In order to comply with the ruling, the private companies that run the two family detention centers in Texas -- Corrections Corporation of America and GEO Group -- have applied to license the centers as child care facilities. The Texas Department of Child Protective Services issued an emergency rule last month to start the licensing process, but the Austin-based group Grassroots Leadership, which opposes the private prison industry, filed a lawsuit aimed at stopping it. Read more about Pennsylvania Warns Family Immigrant Detention Center: Change Policies Or Lose Your License

Jul 28, 2015
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San Diego Free Press

Whistleblower Exposes Torture and Child Abuse at For-Profit Prison

"A social worker formerly employed at a for-profit family immigrant detention center in Texas blew the whistle this week on the prison’s inhumane conditions—from solitary confinement to medical neglect—that she said amount to child abuse and torture.

The Karnes County Residential Center is operated by GEO Group—the second largest private prison company in the country that has faced numerous accusations of atrocities and civil rights violations. It is also the site of recent—and repeated—hunger strikes led by mothers incarcerated with their children, in protest of their conditions, detentions, and in many cases, their looming deportations.
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Cristina Parker of Grassroots Leadership, a Texas-based organization that opposes prison profiteering, toldCommon Dreams that there are signs that the tide may be finally turning against these 'wrong, immoral, and traumatizing' prisons." Read more about Whistleblower Exposes Torture and Child Abuse at For-Profit Prison

Jul 28, 2015
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International Business Times

Immigration Reform: Backlash Against Family Detention Could Spark Momentum Against Detention System, Activists Say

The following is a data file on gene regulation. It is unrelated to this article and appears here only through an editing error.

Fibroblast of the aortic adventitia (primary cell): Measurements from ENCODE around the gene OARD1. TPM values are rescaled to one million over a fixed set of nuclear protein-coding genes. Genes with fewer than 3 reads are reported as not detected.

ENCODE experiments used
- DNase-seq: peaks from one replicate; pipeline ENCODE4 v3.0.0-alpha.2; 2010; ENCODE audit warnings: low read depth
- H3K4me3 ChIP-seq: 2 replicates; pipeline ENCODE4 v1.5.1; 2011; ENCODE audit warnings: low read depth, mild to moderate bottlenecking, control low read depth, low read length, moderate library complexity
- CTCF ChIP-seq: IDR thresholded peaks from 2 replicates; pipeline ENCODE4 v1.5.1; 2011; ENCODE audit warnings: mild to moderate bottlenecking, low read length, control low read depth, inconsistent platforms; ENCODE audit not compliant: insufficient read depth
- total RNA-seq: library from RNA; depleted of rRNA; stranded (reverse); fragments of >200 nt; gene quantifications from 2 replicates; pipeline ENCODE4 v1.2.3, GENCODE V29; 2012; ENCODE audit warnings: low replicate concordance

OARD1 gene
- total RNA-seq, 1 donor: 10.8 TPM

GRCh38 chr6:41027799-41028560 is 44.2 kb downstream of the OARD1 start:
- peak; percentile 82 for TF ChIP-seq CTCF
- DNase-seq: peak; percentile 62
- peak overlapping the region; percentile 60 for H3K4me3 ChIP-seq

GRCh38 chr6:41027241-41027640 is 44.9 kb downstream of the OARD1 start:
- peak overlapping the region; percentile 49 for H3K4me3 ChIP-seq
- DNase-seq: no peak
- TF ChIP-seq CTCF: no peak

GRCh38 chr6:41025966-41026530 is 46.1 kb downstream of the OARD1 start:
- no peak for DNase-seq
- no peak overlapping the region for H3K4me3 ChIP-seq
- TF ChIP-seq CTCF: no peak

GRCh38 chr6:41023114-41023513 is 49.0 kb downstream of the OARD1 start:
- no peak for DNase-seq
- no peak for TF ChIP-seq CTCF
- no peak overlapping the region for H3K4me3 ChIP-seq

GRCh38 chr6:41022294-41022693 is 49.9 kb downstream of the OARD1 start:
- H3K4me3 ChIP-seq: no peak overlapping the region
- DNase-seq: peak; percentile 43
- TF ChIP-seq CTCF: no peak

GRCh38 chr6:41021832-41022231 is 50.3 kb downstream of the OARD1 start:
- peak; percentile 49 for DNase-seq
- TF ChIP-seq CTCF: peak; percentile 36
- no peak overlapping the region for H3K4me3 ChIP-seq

"A federal court ruling against the U.S.’s family detention policy for undocumented immigrants could be the final blow to the Obama administration’s contentious practice after months of rising political pressure. But some of the advocates who pushed hard against family detention were hoping the heightened attention might provide a new opening to rally against conditions in the larger U.S. immigration detention system.

'The court ruling found detention illegal for women and children, but we hope that that will impact detention overall, and that people will start seeing there’s a systemic problem,' said Cristina Parker, immigration programs director for Grassroots Leadership, a Texas-based group that helped organize some of the high-profile protests against family detention in recent months.

U.S. District Judge Dolly Gee’s ruling, issued late Friday, found the Obama administration failed to meet the legal requirements in a 1997 settlement for housing undocumented immigrant children, adding that mothers and children in family detention centers stayed in “deplorable” conditions. The 25-page ruling ordered the families to be released. The federal government was given until August 3 to respond to the order, either by laying out a plan for releasing the remaining 1,700 undocumented immigrants in three family detention facilities -- in Karnes County, Texas, Dilley, Texas and Leesport, Pennsylvania -- or by explaining why it should not have to comply with the order." Read more about Immigration Reform: Backlash Against Family Detention Could Spark Momentum Against Detention System, Activists Say